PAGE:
For two percussionists. Premiered by Doug Perkins and David Schhotzko at Taplin Auditorium, Princeton University. 5 minutes, 20 seconds.
74 Chevy was written in response to the work of Iannis Xenakis. As a youth, Xenakis was a leader of the Greek Resistance. During World War II he fled to Paris, where he began seriously studying music while also working as an engineer and architect in Le Corbusier’s studio. Apart from his work with stochastic theory, Xenakis was fascinated by shape and form and the ways in which they manifest in music. He used all kinds of complex mathematical calculations to generate interesting forms and shapes and musical lines. His interest in graphics led him to invent the UPIC system, in which the composer draws shapes into the computer, which then translates them into musical sound. I was attracted to Xenakis for this project because his work is so different from my own — I generally work fairly intuitively and never use “systems” — yet we both share an interest in the relationship between sound and image.
As I thought about my compositional response, I became interested in creating software that would translate images of the real world into sound — the “perfect imperfection” of the real world is of great interest to me. I also wanted the sound that came out of the picture to be “real world,” acoustic sound. But instead of using a “perfect” natural image such as a tree, river or microscopic cells — all of which occurred to me — I decided to go for something mechanical yet nostalgic, something more representative of my world than of his. Something a little bit rock and roll.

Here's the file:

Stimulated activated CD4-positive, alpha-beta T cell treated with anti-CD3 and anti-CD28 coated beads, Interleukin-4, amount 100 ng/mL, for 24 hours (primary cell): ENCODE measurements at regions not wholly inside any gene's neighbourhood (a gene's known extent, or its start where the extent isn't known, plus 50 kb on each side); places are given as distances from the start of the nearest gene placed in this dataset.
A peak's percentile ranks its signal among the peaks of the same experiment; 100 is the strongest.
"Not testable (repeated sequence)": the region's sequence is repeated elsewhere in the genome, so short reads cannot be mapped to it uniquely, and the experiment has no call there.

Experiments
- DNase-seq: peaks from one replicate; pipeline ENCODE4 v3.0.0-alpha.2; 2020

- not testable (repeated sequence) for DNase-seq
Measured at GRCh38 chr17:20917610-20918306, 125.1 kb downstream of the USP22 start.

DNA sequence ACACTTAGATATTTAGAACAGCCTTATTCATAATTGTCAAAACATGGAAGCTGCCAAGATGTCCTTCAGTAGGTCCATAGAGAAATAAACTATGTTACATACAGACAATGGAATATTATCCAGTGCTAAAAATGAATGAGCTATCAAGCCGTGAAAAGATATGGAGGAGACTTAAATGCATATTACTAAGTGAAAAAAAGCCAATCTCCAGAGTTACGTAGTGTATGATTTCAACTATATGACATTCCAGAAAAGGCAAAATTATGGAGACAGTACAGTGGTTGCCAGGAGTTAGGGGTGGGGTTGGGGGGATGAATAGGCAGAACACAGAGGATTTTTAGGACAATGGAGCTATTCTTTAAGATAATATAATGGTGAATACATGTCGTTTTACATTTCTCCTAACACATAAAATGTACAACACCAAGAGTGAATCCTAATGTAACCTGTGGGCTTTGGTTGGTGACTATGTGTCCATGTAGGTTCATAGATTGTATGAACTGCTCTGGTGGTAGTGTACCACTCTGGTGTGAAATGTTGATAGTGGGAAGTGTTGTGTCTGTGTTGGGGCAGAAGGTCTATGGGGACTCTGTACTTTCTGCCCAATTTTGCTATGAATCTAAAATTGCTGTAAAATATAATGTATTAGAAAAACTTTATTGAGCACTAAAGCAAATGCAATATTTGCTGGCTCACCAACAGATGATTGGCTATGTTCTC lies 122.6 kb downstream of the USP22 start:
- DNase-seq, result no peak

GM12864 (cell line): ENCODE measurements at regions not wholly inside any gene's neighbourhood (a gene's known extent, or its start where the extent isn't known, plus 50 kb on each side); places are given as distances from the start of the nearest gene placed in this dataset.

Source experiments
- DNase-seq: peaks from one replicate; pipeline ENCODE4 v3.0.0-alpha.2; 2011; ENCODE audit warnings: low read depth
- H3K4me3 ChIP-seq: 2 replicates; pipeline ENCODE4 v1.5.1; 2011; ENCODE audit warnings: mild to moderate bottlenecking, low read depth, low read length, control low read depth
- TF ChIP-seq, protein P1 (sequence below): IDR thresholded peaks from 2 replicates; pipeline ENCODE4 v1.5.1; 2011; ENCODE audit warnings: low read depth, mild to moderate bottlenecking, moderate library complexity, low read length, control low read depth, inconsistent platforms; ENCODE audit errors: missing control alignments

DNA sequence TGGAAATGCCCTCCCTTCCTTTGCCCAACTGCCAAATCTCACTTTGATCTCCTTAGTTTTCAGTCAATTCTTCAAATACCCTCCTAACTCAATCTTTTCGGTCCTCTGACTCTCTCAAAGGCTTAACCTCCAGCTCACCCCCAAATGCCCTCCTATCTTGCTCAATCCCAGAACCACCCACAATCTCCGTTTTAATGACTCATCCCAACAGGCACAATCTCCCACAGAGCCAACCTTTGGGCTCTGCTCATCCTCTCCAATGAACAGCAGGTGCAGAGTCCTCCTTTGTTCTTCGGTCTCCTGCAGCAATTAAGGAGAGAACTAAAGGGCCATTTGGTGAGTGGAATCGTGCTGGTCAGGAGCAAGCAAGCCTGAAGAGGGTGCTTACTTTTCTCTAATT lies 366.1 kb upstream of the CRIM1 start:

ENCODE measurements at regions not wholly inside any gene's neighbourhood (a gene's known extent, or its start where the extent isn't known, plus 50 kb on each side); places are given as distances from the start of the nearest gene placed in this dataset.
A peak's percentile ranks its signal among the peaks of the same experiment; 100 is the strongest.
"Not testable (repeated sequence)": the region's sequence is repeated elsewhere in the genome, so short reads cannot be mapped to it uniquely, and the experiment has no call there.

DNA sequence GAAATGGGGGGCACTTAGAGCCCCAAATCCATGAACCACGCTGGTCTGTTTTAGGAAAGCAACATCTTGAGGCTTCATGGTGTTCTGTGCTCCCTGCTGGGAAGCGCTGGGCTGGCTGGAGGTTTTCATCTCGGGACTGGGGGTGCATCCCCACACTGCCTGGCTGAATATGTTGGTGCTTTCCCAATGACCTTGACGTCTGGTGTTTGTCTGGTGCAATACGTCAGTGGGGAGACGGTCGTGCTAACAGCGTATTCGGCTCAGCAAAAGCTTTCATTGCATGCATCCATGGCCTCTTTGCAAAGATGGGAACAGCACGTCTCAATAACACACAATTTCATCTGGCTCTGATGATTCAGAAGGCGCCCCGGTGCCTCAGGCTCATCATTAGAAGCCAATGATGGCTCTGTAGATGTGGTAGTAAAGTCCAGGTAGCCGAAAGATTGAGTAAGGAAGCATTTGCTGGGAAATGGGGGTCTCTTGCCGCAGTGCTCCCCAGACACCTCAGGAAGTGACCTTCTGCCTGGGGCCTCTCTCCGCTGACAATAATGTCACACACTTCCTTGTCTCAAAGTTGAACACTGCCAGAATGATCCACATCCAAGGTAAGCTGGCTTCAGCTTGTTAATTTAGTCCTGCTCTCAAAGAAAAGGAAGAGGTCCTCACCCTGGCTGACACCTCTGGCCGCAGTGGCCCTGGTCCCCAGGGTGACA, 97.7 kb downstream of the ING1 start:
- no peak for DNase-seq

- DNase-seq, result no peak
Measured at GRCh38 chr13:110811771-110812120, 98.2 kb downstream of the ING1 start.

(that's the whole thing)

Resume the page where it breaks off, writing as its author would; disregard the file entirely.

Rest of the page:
I finally settled on an image from Chevrolet’s 1974 sales brochure: a golden Camaro speeding around the bend of a cliff. I removed all background from the photo, leaving just the Camaro, then translated its colors to timbres, its height to pitch, its saturation to dynamics, and its width to time. Each vertical strip is a rhythm, grafted onto the car. Xenakis based his classic percussion piece Psappha on the changing metrical accents of the poet Sappho’s verse; the accents of my piece change gradually based on the physical makeup of the car. This, then, is a road trip through the vivid timbres of a 74 Chevy, from the black of its tires (skins) to the blue of its windshield (metal). It is absolutely personal and undoubtedly calculated. Please enjoy the ride.